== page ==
September 4, 2009

How to Optimize Your Program's Performance

Start your program running under the debugger. If it is a kind of program that normally runs very fast, but you want it to go faster, you can add a temporary outer loop of say, 1000 times, to give you enough time to halt it.
While it is being slow, halt it manually. Do this by striking a break or pause key that makes the program stop wherever it happens to be. Do not do this by setting a breakpoint in the code, because then you will not be able to see what it was doing when you struck the key.
Record the call stack. What you need to record is the file and line number of each statement on the call stack. Hopefully there is an easy way to copy-paste this information into a text editor, but if not, do it the hard way, with paper and pencil.
Restart it, halt it again, and record again. You can either continue execution from where you were, or completely restart the program. Either way is OK. You can do this several times, up to about 20.
Examine the call stack samples for common statements. You may find it helpful to group the call stack samples into an indented tree structure, so you can see the commonality between samples. It is important to remember that you are capturing statements, not functions. The line numbers are really important.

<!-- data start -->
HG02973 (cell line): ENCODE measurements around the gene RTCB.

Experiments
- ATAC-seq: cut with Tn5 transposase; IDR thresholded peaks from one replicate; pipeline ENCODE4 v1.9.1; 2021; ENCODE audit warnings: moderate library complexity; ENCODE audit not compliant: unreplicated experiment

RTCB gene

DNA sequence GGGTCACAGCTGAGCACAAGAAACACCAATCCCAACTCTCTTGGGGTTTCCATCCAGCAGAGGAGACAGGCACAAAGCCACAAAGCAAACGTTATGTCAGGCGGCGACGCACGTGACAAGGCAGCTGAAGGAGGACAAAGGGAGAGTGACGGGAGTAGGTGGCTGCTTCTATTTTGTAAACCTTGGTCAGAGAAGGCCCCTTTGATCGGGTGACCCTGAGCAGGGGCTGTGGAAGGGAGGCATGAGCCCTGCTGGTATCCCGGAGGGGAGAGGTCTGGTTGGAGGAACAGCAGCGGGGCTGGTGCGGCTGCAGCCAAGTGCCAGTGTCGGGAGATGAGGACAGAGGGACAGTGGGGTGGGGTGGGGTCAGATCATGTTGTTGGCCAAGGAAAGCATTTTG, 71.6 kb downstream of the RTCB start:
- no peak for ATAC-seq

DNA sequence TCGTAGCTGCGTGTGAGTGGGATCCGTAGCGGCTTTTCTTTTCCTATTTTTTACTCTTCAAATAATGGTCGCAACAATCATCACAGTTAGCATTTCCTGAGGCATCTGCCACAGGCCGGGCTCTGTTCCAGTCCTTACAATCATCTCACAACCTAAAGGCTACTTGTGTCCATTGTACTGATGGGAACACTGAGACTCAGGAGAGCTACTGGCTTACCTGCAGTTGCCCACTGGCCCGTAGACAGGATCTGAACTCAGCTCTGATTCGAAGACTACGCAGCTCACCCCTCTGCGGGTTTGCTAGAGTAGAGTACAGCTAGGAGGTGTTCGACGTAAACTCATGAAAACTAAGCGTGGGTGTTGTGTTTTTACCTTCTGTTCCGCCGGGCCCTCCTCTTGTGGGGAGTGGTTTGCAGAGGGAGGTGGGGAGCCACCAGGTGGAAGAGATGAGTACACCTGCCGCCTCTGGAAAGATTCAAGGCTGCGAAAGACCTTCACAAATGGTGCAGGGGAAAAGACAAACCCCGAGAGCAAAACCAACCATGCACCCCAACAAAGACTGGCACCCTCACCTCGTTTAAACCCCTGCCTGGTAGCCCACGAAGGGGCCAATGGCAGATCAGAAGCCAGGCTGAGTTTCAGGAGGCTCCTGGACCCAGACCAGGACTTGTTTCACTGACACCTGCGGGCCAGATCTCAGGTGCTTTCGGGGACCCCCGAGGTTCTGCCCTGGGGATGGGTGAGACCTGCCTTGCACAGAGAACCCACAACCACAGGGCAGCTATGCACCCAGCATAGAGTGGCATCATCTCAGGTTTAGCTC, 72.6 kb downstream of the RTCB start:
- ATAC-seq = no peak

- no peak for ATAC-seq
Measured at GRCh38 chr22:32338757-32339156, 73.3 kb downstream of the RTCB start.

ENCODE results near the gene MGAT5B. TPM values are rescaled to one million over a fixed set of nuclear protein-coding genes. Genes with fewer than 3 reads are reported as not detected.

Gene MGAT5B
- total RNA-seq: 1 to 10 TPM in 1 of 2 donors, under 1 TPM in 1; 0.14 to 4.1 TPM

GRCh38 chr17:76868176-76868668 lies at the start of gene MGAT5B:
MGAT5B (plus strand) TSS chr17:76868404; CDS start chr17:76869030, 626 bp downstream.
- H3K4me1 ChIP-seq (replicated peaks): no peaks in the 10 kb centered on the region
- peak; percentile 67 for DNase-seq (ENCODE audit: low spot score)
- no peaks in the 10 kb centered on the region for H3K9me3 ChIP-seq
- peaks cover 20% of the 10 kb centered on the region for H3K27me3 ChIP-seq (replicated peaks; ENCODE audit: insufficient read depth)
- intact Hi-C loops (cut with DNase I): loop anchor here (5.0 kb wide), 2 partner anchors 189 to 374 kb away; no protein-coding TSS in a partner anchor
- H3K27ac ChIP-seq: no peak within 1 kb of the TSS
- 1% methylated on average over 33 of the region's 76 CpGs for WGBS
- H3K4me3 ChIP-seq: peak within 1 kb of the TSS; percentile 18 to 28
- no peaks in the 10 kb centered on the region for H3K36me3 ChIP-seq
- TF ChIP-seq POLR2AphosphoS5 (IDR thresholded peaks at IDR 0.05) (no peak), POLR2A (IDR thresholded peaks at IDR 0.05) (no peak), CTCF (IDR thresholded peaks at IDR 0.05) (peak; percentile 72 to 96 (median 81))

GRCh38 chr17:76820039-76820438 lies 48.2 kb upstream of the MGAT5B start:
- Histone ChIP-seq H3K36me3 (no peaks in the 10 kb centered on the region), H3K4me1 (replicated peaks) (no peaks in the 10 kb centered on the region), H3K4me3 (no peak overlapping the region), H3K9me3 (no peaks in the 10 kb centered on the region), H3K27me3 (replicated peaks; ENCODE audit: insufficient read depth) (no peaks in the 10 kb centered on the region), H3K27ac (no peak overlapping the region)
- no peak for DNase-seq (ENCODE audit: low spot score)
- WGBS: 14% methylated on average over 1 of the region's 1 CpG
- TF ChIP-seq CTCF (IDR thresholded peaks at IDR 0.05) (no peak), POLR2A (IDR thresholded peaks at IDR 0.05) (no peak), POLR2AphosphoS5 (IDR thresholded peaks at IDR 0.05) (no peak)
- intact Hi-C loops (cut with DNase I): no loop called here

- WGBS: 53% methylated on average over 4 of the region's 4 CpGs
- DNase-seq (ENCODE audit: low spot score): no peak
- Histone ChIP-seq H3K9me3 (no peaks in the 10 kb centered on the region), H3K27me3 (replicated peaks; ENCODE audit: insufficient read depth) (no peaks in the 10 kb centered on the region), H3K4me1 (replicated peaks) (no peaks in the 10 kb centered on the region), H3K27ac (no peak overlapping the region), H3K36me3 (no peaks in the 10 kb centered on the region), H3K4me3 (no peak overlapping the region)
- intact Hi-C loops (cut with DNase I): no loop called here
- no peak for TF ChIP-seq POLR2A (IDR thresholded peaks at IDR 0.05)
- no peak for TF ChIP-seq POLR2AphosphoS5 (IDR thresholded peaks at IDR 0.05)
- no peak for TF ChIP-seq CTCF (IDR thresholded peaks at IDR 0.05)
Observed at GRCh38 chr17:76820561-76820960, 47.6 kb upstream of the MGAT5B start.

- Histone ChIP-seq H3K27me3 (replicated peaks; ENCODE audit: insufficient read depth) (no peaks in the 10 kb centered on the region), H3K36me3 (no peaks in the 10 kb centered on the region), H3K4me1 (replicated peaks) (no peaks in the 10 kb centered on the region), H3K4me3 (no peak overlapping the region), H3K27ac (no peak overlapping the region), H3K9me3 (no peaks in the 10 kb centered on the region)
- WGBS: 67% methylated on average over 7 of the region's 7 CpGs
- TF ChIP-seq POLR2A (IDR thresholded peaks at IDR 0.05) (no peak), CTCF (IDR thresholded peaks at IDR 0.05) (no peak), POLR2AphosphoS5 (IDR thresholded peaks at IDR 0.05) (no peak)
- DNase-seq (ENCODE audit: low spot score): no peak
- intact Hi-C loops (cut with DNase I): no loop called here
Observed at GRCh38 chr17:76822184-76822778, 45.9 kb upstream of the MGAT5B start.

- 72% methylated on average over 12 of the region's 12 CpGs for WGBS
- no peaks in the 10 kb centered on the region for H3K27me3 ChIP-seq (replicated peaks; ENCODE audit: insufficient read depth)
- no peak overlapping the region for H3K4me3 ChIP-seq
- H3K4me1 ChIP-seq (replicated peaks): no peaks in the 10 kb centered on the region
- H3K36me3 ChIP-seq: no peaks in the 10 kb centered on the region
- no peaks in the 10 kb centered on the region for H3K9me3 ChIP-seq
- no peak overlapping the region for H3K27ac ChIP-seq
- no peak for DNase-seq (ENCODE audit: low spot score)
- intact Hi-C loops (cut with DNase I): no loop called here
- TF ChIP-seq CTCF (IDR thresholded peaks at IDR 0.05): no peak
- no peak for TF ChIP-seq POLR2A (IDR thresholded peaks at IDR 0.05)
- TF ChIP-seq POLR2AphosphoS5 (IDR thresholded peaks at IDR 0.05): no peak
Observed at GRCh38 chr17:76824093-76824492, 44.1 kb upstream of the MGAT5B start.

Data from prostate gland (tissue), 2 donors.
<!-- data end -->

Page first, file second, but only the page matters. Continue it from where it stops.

Examine statements that appear on multiple call stacks. These are your candidates for optimization. For example, if there is some statement at file Foo.cpp, line 127, that happens to show up on 8 out of 20 samples, then you should take a good look at that statement and see if what it is doing is really necessary, because if you could get rid of it, you would save about 40% of the execution time.
Fix the problem. And enjoy the speedup.
Do it all again, and again. Until you can't find anything else to optimize. Chances are your program is now many times faster than it was to begin with.

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